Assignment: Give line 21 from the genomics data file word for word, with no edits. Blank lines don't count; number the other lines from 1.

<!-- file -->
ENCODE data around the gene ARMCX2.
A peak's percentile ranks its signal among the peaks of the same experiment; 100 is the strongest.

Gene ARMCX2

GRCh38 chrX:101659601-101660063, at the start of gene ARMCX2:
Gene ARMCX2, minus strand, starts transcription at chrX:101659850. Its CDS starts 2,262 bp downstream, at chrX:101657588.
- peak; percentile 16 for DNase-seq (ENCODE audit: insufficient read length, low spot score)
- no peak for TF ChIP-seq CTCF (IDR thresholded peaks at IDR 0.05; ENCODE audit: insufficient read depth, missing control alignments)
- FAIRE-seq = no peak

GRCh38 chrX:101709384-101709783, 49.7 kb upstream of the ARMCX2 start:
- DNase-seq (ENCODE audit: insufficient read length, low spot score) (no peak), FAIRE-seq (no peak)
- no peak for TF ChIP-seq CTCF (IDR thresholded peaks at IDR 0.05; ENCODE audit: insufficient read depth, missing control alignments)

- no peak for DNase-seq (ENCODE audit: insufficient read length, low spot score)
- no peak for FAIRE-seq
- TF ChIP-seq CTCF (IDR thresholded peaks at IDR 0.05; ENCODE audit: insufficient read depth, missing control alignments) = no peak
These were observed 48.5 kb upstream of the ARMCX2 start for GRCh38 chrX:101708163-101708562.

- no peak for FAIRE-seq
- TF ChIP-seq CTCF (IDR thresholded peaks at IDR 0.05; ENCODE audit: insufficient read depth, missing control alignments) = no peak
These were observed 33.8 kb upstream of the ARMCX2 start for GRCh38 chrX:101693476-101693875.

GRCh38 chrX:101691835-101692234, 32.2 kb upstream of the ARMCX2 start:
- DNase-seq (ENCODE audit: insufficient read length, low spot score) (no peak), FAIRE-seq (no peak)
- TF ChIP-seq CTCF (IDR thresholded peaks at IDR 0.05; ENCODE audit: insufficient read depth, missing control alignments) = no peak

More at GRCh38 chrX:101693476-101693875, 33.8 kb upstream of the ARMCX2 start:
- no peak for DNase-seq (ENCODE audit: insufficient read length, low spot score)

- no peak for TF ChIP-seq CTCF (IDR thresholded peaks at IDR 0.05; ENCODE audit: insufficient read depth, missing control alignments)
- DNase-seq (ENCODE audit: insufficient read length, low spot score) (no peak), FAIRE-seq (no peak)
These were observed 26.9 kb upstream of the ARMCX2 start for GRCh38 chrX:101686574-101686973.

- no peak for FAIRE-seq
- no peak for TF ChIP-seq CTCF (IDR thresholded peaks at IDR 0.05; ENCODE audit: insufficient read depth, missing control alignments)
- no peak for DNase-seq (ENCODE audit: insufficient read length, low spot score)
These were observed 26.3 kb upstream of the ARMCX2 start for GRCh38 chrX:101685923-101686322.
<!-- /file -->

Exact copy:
- TF ChIP-seq CTCF (IDR thresholded peaks at IDR 0.05; ENCODE audit: insufficient read depth, missing control alignments) = no peak